A Study of the Relationship between Students' Self-Reported Self-Esteem Levels and Their Perceptions of Teacher Behaviors
School of Education
Doctor of Education (EdD)
controlling behavior, perception, self-esteem, supportive behavior
Grant, Shane, "A Study of the Relationship between Students' Self-Reported Self-Esteem Levels and Their Perceptions of Teacher Behaviors" (2018). Doctoral Dissertations and Projects. 1669.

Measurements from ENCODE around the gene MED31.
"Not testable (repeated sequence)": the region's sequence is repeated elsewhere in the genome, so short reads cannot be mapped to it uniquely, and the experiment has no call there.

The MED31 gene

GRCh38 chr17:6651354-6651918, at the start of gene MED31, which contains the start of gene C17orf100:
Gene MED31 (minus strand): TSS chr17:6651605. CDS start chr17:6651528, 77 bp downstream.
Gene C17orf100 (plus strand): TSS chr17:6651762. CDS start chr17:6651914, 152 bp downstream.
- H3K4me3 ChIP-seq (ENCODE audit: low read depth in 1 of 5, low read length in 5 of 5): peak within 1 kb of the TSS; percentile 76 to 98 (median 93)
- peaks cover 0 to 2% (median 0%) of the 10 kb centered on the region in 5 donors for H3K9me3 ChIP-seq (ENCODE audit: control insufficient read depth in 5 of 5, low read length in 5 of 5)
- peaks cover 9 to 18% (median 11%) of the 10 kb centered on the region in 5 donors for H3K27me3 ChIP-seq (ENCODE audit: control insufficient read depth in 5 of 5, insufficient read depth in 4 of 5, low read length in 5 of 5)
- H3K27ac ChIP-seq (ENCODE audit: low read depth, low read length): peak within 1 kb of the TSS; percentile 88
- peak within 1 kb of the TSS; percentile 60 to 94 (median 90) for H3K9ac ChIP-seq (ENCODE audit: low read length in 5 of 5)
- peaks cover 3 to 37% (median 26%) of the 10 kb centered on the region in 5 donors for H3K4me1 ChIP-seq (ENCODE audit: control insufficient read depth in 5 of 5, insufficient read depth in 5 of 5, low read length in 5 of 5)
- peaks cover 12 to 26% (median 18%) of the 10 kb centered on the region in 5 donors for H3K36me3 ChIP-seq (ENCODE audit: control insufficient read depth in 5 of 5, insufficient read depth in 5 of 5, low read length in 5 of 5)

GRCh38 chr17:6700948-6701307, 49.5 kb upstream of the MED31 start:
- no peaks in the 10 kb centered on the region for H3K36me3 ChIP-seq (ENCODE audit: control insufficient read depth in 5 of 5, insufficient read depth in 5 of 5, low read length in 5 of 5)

Research has shown that self-esteem, particularly among female students, can decline during the elementary school years and beyond. Self-esteem is a very important indicator of how well students will adapt to their surroundings and perform in and outside of the classroom setting. Very little research identifying the impact of students’ perceptions of teachers’ controlling or supportive behaviors in relation to self-esteem has been studied among middle school high-ability math students in the United States. The purpose of this quantitative, predictive, correlational study was to examine the effect of the criterion variable of self-esteem based on the multiple predictor variables of gender and perceptions of teachers’ behaviors as controlling or supportive. A multiple regression was used to indicate the degree and statistical significance of the relationship between the variables. The sample comprised high-ability male (n = 63) and female (n = 64) Grade 6 math students from 6 classrooms in 3 schools in rural northwestern Georgia. Examining the relationship between the self-reported self-esteem of male and female students and their perceptions of teachers’ controlling or supportive behaviors might provide the educational community with a better understanding of applicable teacher traits to exhibit when working with students.